WSJ columnist strongly endorses PLF idea to kill bad regulations

In her most recent column, Kimberly Strassel writes that an idea I’ve been promoting is a “Regulatory Game Changer” that would allow Congress to “overrule Obama regulations going back to 2009.” This is incredibly flattering praise from Strassel, who is a Bradley Prize winner and author of the Potomac Watch column every Friday for The Wall Street Journal.

The subject of Strassel’s column today is a presentation I recently gave to free-market attorneys, scholars, and Capitol Hill staff on how the Congressional Review Act (CRA) can be used more aggressively to review and overturn burdensome and abusive regulations of the past eight to twenty years. The CRA creates expedited procedures for a simple majority of each House of Congress to overturn an agency regulation if the President signs the resolution.

Here’s how Strassel sets up the piece:

The accepted wisdom in Washington is that the CRA can be used only against new regulations, those finalized in the past 60 legislative days. That gets Republicans back to June, teeing up 180 rules or so for override. Included are biggies like the Interior Department’s “streams” rule, the Labor Department’s overtime-pay rule, and the Environmental Protection Agency’s methane rule.

But what Mr. Gaziano told [the gathering] on Wednesday was that the CRA grants them far greater powers, including the extraordinary ability to overrule regulations even back to the start of the Obama administration. The CRA also would allow the GOP to dismantle these regulations quickly, and to ensure those rules can’t come back, even under a future Democratic president. No kidding.

Here’s how it works: It turns out that the first line of the CRA requires any federal agency promulgating a rule to submit a “report” on it to the House and Senate. The 60-day clock starts either when the rule is published or when Congress receives the report—whichever comes later.

“There was always intended to be consequences if agencies didn’t deliver these reports,” Mr. Gaziano tells me. “And while some Obama agencies may have been better at sending reports, others, through incompetence or spite, likely didn’t.” Bottom line: There are rules for which there are no reports. And if the Trump administration were now to submit those reports—for rules implemented long ago—Congress would be free to vote the regulations down.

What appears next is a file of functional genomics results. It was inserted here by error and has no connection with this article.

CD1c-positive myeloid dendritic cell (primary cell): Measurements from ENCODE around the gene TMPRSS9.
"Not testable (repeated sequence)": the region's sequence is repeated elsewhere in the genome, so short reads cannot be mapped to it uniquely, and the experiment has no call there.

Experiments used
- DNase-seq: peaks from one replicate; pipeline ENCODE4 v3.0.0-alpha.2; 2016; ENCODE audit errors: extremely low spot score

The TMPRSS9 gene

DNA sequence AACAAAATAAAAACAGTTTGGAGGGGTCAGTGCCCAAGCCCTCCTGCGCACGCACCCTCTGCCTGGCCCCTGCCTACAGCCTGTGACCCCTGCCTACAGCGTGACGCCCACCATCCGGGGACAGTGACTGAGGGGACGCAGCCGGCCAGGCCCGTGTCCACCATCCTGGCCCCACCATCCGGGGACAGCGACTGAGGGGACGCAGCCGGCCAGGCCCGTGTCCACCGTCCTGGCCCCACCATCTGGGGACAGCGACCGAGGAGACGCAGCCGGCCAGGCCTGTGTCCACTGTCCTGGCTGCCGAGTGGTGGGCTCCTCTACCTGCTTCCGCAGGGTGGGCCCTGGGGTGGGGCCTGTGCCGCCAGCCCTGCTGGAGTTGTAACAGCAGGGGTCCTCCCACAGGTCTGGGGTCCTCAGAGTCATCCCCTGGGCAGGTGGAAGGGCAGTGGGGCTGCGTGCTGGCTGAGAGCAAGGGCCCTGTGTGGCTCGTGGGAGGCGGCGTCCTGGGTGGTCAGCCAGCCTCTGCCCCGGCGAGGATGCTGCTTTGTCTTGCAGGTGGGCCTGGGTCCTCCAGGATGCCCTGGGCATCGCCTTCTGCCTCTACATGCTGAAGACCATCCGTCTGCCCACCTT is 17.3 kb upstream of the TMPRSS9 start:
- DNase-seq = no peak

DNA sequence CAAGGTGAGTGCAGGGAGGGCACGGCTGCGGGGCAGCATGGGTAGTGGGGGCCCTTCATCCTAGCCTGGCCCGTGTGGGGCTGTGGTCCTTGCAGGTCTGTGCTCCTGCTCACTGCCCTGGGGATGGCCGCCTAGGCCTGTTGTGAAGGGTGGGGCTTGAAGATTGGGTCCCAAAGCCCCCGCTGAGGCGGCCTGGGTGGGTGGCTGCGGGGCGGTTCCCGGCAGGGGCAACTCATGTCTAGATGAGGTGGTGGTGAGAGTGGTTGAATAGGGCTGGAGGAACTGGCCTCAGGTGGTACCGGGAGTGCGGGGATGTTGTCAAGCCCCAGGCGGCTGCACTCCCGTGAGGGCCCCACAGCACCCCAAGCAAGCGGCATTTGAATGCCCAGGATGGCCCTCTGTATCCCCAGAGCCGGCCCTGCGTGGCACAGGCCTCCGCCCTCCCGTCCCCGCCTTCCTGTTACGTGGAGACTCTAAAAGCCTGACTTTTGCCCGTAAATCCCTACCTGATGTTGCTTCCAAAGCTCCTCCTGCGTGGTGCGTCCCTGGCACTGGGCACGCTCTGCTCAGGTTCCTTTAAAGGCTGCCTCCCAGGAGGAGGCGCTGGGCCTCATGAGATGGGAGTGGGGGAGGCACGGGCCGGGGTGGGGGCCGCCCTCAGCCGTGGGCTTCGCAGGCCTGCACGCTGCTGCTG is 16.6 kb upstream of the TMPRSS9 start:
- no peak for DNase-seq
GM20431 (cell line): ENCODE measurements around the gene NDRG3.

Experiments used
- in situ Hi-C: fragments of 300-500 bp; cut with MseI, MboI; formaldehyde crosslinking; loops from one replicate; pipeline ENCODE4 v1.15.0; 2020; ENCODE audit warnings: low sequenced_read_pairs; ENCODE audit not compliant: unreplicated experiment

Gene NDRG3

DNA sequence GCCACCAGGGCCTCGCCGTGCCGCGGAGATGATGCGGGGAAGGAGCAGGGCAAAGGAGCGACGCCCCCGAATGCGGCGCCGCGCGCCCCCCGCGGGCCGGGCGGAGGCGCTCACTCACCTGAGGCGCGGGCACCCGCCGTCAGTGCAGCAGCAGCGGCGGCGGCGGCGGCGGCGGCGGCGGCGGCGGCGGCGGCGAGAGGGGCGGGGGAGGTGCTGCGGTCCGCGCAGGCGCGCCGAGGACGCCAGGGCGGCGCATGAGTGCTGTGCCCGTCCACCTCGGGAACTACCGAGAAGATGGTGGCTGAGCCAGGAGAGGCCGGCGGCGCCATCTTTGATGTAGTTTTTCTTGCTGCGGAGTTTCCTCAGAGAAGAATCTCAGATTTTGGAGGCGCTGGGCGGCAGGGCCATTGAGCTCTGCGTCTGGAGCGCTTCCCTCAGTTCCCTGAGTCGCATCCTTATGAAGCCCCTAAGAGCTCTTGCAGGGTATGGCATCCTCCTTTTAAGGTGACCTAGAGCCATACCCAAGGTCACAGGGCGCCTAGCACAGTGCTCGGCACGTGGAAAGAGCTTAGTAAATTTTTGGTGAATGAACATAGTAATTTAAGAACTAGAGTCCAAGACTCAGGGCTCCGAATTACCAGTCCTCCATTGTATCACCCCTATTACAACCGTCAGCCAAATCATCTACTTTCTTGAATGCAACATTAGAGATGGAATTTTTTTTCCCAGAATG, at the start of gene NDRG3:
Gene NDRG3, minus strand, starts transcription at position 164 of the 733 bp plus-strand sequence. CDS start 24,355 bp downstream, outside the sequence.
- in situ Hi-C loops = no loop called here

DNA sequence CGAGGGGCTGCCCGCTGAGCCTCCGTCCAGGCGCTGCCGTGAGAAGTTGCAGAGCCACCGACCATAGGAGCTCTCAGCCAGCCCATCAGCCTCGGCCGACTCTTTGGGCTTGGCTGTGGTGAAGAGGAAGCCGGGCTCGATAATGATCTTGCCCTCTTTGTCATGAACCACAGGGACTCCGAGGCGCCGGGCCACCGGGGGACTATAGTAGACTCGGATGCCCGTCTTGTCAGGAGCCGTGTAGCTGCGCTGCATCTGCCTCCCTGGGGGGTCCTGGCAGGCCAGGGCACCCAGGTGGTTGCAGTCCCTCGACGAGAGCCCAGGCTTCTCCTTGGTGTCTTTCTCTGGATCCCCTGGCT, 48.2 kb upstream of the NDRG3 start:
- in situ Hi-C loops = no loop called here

After quoting another legal scholar who endorses the idea, Strassel then channels the great infomercial of my youth:

There’s more. It turns out the CRA has a expansive definition of what counts as a “rule”—and it isn’t limited to those published in the Federal Register. The CRA also applies to “guidance” that agencies issue. Think the Obama administration’s controversial guidance on transgender bathrooms in schools or on Title IX and campus sexual assault. It is highly unlikely agencies submitted reports to lawmakers on these actions.

The best part? Once Congress overrides a rule, agencies cannot reissue it in “substantially the same form” unless specifically authorized by future legislation. The CRA can keep bad regs and guidance off the books even in future Democratic administrations—a far safer approach than if the Mr. Trump simply rescinded them.

Strassel’s conclusion is essentially a call to action:

The entire point of the CRA was to help legislators rein in administrations that ignored statutes and the will of Congress. Few White House occupants ever showed more contempt for the law and lawmakers than Mr. Obama. Republicans if anything should take pride in using a duly passed statue to dispose of his wayward regulatory regime. It’d be a fitting and just end to Mr. Obama’s abuse of authority—and one of the better investments of time this Congress could ever make.

The initial response to the column has been enthusiastic and positive. I’ve been fielding some very encouraging calls today from Senators and Representatives who want to make the most of this option. When my phone stops ringing, I’m going to follow up with a short article explaining why the CRA allows Congress to consider and overrule any regulation, guidance document, or any other rule that was not previously reported to Congress. This is our way to help make America freer again.